The Dunning–Kruger effect is a cognitive bias in which unskilled people make poor decisions and reach erroneous conclusions, but their incompetence denies them the metacognitive ability to realize their mistakes. The unskilled therefore suffer from illusory superiority, rating their own ability as above average, much higher than it actually is, while the highly skilled underrate their abilities, suffering from illusory inferiority. This leads to the situation in which less competent people rate their own ability higher than more competent people. It also explains why actual competence may weaken self-confidence.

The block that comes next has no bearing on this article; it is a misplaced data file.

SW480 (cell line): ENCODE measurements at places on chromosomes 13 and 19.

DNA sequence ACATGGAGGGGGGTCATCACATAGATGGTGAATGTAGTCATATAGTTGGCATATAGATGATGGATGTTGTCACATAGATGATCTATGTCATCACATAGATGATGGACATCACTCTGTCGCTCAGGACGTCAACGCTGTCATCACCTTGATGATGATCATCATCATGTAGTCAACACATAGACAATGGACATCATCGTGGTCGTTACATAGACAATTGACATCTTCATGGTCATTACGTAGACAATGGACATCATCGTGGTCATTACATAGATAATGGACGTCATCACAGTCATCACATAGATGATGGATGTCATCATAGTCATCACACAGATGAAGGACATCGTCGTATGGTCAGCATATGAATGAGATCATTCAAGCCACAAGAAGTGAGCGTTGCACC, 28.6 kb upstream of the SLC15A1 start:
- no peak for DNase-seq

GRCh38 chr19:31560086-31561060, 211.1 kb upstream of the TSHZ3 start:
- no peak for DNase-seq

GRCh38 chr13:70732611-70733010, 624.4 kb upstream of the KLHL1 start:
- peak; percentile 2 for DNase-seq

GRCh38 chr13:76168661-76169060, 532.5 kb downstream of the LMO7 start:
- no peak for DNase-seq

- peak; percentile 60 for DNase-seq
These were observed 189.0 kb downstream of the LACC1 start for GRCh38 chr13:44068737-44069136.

The Interpersonal Reactivity Index, a well-known questionnaire, taps empathy by asking whether responders agree to statements such as “I often have tender, concerned feelings for people less fortunate than me” and “I try to look at everybody’s side of a disagreement before I make a decision.”
Overall, the authors found changes in the most prototypically empathic subscales of the IRI: Empathic Concern was most sharply dropping, followed by Perspective Taking. The IRI Fantasy and Personal Distress subscales exhibited no changes over time.
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